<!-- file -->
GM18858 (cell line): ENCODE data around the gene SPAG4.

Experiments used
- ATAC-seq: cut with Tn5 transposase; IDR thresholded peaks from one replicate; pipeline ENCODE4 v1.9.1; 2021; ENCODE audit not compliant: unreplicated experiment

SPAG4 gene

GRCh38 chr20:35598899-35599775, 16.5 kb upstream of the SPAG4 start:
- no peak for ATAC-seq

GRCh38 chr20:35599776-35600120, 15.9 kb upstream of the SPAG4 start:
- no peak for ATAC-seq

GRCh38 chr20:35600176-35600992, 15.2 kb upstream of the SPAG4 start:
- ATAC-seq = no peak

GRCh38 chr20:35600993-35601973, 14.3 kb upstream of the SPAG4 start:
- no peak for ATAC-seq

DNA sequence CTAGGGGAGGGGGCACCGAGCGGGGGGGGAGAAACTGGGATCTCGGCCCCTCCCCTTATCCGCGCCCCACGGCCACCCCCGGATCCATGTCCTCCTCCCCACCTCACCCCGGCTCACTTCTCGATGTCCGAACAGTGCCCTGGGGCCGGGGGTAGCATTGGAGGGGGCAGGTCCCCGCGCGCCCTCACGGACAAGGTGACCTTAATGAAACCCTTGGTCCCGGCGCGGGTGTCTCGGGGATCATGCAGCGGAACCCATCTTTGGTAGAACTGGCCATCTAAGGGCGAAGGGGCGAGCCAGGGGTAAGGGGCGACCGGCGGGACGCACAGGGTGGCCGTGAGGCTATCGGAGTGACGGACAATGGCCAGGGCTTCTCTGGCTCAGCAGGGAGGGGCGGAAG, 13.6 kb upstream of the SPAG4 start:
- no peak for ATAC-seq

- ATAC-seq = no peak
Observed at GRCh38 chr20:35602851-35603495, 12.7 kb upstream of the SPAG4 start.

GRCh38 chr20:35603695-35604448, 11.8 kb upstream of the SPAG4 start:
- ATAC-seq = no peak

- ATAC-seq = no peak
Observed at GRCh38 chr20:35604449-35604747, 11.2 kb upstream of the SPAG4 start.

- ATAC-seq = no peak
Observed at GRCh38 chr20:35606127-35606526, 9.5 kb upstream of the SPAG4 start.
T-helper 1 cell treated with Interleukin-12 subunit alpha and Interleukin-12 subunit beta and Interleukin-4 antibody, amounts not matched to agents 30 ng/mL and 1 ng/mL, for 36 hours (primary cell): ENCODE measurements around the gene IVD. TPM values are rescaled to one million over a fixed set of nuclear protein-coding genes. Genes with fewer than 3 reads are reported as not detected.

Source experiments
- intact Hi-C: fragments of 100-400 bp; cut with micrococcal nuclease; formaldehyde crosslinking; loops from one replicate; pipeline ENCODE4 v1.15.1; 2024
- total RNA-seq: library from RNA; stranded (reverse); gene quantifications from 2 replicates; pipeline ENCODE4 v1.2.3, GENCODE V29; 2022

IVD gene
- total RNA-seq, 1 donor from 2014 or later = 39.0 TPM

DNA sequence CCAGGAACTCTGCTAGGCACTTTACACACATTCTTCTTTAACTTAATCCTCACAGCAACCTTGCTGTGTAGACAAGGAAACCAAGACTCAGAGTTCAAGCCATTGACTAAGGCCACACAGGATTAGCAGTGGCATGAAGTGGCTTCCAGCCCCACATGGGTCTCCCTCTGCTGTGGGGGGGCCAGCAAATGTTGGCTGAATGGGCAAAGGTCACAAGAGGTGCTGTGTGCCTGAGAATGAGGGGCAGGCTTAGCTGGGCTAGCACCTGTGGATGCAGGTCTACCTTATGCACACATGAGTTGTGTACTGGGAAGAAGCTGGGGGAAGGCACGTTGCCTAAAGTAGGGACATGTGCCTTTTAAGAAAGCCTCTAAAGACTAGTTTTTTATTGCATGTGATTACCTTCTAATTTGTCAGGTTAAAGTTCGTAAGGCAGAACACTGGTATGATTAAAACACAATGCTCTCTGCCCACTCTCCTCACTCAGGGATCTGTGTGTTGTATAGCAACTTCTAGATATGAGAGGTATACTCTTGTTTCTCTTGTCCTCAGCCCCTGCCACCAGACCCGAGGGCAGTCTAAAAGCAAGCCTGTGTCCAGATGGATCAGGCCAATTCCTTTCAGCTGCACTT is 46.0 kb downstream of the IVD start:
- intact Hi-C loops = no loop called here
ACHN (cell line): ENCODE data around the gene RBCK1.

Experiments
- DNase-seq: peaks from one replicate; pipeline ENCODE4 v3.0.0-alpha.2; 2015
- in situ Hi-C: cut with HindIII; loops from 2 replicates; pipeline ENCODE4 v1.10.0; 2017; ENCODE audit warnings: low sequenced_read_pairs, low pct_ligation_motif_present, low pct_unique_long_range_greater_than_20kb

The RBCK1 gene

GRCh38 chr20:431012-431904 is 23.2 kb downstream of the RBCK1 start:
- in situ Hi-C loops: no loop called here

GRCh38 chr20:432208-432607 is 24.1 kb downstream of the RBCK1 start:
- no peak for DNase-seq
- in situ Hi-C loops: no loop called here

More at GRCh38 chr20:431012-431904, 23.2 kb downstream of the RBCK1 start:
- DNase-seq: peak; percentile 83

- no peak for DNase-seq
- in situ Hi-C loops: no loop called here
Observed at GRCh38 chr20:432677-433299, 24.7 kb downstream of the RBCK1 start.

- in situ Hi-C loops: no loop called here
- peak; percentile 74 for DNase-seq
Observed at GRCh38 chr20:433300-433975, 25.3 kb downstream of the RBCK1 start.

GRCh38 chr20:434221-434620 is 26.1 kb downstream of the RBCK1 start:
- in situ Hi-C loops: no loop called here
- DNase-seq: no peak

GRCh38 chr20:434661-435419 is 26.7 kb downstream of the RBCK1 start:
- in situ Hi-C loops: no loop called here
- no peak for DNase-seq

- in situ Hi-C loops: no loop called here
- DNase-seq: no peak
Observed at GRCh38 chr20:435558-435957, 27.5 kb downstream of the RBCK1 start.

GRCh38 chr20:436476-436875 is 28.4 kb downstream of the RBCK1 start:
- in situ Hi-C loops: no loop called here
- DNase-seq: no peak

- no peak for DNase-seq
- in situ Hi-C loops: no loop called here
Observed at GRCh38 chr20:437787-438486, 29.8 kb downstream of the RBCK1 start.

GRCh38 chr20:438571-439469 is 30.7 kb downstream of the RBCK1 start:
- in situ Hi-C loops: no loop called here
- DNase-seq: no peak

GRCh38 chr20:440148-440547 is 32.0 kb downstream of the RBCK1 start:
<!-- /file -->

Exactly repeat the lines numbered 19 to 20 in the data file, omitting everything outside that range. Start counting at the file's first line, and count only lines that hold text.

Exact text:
- ATAC-seq = no peak
Observed at GRCh38 chr20:35604449-35604747, 11.2 kb upstream of the SPAG4 start.